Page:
W3C home > Mailing lists > Public > ietf-http-wg@w3.org > April to June 2014

Re: Our Schedule

From: David Krauss <potswa@gmail.com>
Date: Tue, 27 May 2014 08:27:44 +0800
Cc: Greg Wilkins <gregw@intalio.com>, Mark Nottingham <mnot@mnot.net>, HTTP Working Group <ietf-http-wg@w3.org>
Message-Id: <27539AC2-83EC-4AE3-AAC1-19247F499BE1@gmail.com>
To: Tatsuhiro Tsujikawa <tatsuhiro.t@gmail.com>

On 2014–05–26, at 10:07 PM, Tatsuhiro Tsujikawa <tatsuhiro.t@gmail.com> wrote:

> ​Server and intermediaries can respond 431 if incoming headers are too large and refuse to forward to the shared backend connection.

What is the correct behavior of a proxy that gets excessive headers from a server?

What if the header stream takes too long, without being particularly large? Then the problem is not too many headers at all. Indeed, for a reverse proxy with a slow client, this is sure to happen as sure as streaming kicks in at all.

I get the sense that HTTP/2 reverse proxies can’t use multiplexing upstream. Is anyone yet testing reverse proxies?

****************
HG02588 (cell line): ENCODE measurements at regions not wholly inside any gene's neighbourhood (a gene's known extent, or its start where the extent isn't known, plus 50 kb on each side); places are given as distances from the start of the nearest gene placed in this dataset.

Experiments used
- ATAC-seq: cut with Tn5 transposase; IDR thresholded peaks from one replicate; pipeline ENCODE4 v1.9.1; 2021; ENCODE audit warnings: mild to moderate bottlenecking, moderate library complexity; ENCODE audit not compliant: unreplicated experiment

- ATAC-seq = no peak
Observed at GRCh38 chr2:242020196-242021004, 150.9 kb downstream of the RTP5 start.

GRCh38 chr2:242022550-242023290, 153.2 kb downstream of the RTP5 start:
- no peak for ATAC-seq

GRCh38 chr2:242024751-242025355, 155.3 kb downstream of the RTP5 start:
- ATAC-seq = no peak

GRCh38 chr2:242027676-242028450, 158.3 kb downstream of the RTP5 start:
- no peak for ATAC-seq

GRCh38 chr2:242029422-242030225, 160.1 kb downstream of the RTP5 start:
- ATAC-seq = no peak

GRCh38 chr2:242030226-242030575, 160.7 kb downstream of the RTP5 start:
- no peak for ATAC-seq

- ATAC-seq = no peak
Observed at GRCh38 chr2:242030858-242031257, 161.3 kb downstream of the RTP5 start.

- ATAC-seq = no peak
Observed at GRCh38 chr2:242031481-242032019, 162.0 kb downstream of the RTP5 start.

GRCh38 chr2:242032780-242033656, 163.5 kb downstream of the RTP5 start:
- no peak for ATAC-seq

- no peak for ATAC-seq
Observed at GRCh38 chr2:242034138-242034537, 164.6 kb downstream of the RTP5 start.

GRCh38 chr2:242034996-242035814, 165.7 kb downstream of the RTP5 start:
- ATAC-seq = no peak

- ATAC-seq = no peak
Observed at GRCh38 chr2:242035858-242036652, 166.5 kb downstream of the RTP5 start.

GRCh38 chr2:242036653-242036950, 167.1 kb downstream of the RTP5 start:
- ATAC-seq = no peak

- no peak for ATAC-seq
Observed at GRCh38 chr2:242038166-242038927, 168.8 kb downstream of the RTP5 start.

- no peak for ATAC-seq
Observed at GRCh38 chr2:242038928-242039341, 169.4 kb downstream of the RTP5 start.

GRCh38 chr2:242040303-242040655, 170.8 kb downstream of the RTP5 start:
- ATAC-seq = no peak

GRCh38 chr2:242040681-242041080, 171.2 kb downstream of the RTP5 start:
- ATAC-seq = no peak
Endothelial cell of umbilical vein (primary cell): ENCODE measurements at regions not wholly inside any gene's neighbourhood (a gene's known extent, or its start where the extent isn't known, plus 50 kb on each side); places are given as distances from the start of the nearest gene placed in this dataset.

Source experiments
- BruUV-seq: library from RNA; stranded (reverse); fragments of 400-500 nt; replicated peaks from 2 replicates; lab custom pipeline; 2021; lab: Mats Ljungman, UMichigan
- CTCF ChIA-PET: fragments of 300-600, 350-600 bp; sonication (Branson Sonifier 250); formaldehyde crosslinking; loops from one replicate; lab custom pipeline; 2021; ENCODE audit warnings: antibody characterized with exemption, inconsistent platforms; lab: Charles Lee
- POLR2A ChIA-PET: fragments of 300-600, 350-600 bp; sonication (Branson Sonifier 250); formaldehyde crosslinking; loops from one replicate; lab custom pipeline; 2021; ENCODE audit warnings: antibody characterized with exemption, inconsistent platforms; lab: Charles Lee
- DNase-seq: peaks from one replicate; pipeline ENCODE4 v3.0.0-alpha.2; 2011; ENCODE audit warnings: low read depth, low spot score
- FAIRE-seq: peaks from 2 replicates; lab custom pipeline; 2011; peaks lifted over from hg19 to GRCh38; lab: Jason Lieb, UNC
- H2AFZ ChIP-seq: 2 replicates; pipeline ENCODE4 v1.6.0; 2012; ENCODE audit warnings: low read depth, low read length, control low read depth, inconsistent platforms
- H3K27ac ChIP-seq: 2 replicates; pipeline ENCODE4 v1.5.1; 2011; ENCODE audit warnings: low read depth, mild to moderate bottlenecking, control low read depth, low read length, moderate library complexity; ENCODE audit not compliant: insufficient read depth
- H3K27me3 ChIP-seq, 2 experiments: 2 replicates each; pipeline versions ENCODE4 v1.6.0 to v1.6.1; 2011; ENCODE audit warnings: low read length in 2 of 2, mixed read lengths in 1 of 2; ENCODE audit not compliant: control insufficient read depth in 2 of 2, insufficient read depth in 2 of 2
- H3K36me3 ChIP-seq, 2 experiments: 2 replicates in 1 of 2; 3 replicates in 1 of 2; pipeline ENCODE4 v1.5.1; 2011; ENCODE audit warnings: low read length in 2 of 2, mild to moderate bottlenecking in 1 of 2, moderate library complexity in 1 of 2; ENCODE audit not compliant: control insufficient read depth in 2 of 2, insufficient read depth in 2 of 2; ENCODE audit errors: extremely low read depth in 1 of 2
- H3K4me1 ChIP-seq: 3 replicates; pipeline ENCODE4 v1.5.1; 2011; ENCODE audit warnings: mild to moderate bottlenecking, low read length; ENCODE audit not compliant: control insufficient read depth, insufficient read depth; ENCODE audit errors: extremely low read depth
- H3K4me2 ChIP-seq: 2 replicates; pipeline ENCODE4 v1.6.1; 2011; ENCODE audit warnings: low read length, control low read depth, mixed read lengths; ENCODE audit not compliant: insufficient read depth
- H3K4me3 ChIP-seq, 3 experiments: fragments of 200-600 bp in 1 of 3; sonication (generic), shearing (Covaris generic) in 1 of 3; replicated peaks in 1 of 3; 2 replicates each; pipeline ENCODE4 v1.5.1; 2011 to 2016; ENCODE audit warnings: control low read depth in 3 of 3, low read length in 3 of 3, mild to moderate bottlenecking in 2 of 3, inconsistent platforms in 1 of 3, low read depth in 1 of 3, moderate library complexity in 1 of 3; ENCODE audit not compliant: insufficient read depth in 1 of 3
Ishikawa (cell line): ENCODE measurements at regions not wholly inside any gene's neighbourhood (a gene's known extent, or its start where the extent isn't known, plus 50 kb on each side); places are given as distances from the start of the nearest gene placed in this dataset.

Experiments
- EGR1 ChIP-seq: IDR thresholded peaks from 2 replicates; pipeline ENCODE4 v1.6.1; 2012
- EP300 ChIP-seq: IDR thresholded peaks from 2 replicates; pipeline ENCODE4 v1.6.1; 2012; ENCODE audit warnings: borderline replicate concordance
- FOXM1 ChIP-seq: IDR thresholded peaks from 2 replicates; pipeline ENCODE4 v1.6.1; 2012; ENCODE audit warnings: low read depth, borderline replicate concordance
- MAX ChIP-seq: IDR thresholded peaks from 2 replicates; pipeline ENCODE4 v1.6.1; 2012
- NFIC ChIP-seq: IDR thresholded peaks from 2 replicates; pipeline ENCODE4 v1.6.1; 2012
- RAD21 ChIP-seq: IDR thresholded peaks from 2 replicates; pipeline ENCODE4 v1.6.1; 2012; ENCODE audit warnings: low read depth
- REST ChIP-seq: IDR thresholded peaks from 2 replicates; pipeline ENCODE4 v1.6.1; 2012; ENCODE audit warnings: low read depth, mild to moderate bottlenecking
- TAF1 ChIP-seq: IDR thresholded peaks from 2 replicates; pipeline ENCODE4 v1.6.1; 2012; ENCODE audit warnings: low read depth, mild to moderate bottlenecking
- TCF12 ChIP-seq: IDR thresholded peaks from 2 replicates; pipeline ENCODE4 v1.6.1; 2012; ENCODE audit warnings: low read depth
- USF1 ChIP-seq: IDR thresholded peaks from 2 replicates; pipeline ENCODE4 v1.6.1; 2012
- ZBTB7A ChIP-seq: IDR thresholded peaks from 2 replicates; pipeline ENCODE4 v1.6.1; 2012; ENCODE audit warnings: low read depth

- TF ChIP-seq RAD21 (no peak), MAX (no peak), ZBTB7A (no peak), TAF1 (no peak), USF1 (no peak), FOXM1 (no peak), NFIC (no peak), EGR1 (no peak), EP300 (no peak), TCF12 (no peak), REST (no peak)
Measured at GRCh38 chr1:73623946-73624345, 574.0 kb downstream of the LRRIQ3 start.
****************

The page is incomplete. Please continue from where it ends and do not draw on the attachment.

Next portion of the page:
> Receiving CONTINUATION forever is unrealistic situation.


Receiving CONTINUATION even once is unusual, if not unrealistic. The frame size was reduced simply to generate more CONTINUATIONs, so just as easily they could be all but eliminated. Yet header-streaming protocols come up as a necessary future use case. If they are not nice to have and we don’t want to support them, then a line should be drawn and a limit set.

Are there any uses *in practice on the public internet* for headers longer than 64K as serialized by HTTP/1.1?


Received on Tuesday, 27 May 2014 00:28:22 UTC

This archive was generated by hypermail 2.4.0 : Friday, 17 January 2020 17:14:30 UTC